Although the jurisdiction selecting clause of the Note constitutes an agreement that personal jurisdiction and venue are proper in this Court, it is not an exclusive jurisdiction selecting clause mandating that personal jurisdiction and venue are proper only in this Court. See Walter E. Heller Co. v. James Godbe Co., 601 F. Supp. 319, 321 (N.D.Ill. 1984); Coface v. Optique Du Monde Ltd., 521 F. Supp. 500, 506-07 (S.D.N.Y. 1980). Thus, the Court may consider Woehling's motion to transfer this case to the District of New Jersey.
II. Transfer To The District Of New Jersey
In the alternative, Woehling requests that the Court transfer this case to the District of New Jersey, pursuant to 28 U.S.C. § 1404(a), where it can be consolidated with the related New Jersey action. (D.I. 8 at 12-16.) Chrysler opposes such a transfer, insisting that the factors outlined in section 1404(a) weigh heavily against transfer. (D.I. 11 at 7-8.) For the reasons that follow, the Court agrees with Woehling and will transfer this case to the District of New Jersey.
Section 1404(a) provides:
For the convenience of the parties and witnesses, in the interest of justice, a district court may transfer any civil action to any other district or division where it might have been brought.28 U.S.C. § 1404(a) (1982).
As section 1404(a) indicates, the initial requirement for transfer to another district is that the proposed transferee district be a district where the action "might have been brought." 28 U.S.C. § 1404(a); Smithkline Corp. v. Sterling Drug Inc., 406 F. Supp. 52, 55 (D.Del. 1975). There is no doubt that this action might have been brought originally in the District of New Jersey. Actions founded upon diversity jurisdiction may be brought in any district where all of the plaintiffs or all of the defendants reside, or where the claim arose. 28 U.S.C. § 1391(a) (1976). Woehling, the only defendant, resides in New Jersey. (D.I. 9 at ¶ 1.) Thus the action might have been brought originally in the District of New Jersey.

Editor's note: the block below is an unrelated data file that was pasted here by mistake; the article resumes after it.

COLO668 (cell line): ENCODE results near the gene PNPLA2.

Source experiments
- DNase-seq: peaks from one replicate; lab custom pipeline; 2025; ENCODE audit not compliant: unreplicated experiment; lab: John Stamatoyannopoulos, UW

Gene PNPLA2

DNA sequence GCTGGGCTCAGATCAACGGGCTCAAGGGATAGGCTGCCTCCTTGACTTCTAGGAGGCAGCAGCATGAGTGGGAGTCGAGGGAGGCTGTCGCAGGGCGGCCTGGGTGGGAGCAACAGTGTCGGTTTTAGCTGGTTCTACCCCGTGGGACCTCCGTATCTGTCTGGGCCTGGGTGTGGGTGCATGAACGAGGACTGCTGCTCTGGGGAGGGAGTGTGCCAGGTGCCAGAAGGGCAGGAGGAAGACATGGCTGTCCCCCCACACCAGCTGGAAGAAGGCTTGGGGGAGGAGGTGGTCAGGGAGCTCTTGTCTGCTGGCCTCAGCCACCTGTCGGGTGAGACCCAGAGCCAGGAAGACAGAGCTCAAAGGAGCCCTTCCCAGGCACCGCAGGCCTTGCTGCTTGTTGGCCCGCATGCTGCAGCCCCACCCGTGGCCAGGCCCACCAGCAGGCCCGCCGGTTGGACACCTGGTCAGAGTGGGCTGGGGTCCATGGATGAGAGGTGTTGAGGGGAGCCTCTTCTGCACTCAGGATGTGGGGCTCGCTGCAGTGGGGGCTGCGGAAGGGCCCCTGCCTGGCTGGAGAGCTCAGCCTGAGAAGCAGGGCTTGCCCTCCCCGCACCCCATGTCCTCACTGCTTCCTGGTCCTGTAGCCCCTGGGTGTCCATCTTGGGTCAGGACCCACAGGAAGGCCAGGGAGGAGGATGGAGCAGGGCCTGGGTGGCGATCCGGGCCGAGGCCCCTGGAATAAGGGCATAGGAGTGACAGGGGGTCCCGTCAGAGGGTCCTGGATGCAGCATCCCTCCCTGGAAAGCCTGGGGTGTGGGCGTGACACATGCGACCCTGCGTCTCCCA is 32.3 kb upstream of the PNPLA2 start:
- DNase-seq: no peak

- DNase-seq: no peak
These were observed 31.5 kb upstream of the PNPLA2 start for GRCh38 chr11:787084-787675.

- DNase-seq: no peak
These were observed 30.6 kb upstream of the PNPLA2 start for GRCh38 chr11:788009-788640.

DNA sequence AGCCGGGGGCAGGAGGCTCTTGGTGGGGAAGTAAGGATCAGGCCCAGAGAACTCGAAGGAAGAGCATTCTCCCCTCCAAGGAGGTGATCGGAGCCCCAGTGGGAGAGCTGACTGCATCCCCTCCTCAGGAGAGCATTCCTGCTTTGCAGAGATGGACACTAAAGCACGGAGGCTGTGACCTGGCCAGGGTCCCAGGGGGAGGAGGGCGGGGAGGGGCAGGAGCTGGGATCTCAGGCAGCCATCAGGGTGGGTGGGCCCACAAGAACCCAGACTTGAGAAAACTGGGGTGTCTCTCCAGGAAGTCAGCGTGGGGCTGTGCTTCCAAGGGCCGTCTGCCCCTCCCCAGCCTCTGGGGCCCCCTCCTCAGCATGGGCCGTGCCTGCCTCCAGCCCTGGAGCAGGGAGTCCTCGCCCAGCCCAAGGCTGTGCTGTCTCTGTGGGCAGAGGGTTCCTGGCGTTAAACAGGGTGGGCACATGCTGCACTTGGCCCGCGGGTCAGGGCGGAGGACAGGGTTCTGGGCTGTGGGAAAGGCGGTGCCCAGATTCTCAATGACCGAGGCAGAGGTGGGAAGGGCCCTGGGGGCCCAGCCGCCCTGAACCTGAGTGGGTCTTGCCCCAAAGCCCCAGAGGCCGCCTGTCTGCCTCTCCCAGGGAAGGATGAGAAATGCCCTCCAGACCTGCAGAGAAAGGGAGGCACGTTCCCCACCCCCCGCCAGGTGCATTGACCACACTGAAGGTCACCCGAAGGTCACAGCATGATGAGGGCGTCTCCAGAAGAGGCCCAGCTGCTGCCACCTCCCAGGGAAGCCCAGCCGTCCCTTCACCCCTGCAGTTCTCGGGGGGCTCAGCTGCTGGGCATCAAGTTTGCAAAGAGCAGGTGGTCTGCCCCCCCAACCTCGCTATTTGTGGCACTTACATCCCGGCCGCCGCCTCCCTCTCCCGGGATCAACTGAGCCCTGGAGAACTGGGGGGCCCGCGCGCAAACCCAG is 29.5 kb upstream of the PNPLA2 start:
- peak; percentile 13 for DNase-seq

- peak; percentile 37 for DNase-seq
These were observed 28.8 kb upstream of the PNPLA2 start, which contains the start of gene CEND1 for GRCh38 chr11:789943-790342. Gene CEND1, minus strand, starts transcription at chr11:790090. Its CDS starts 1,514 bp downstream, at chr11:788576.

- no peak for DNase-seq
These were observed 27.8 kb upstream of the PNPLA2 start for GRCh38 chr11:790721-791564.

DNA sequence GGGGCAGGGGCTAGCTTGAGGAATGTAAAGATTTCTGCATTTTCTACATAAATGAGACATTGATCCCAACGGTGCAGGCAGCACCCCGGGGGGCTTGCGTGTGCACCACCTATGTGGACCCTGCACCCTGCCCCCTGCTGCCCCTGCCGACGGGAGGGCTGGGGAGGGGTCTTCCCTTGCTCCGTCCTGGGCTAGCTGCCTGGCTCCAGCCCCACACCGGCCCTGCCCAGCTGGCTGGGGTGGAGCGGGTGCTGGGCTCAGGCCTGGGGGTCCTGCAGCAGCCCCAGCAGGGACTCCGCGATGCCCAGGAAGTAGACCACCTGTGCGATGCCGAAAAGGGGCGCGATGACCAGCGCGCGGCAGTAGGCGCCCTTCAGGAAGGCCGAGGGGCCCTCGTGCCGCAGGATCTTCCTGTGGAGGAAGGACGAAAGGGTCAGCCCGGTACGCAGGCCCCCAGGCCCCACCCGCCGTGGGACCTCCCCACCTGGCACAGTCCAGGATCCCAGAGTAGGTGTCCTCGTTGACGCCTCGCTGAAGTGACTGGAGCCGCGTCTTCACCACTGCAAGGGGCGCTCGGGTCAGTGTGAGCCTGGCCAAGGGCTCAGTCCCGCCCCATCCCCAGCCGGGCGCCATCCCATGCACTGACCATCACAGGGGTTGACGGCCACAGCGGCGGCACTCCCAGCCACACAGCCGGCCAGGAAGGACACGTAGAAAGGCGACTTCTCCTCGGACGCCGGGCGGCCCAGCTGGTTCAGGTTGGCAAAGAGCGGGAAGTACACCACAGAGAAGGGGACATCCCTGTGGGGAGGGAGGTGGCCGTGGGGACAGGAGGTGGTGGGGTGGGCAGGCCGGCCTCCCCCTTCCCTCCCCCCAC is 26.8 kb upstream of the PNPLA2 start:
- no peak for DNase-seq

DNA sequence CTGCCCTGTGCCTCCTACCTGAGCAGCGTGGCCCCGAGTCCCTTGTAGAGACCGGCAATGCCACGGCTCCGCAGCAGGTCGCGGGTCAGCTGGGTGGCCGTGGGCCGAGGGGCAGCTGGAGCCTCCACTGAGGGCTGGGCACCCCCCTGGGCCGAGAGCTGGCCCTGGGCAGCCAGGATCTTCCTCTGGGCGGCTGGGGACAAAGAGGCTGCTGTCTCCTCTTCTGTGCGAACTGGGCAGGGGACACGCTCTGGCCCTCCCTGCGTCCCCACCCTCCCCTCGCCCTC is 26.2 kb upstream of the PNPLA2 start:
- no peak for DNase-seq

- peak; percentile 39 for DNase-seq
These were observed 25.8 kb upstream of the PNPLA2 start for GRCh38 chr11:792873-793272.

Once a court establishes that the suit might have been brought in the proposed transferee district, the court has the power to transfer the suit to that district as a matter of discretion. The question then becomes whether, for the convenience of the parties and the witnesses, and in the interest of justice, the Court should exercise that discretion and transfer the suit. Hall v. Kittay, 396 F. Supp. 261, 263 (D.Del. 1975).
A. Convenience of the Parties and Witnesses
Normally a party seeking a transfer under section 1404(a) bears the heavy burden of demonstrating that the balance of convenience weighs strongly in favor of a transfer. Shutte v. Armco Steel Corp., 431 F.2d 22, 25 (3d Cir. 1970), cert. denied, 401 U.S. 910, 91 S.Ct. 871, 27 L.Ed.2d 808 (1971). This is so because the plaintiff is the founder of the suit and his choice of forum must be a "paramount consideration" in determining a motion to transfer. Id. However, when the plaintiff chooses a forum which has no connection to himself or the subject matter of the suit, and is thus not his "home turf," the burden on the defendant is reduced and it is easier for the defendant to show that the balance of convenience favors transfer. Krupp International Inc. v. Yarn Industries Inc., 615 F. Supp. 1103, 1106 (D.Del. 1985); Pall Corp., 523 F. Supp. at 452.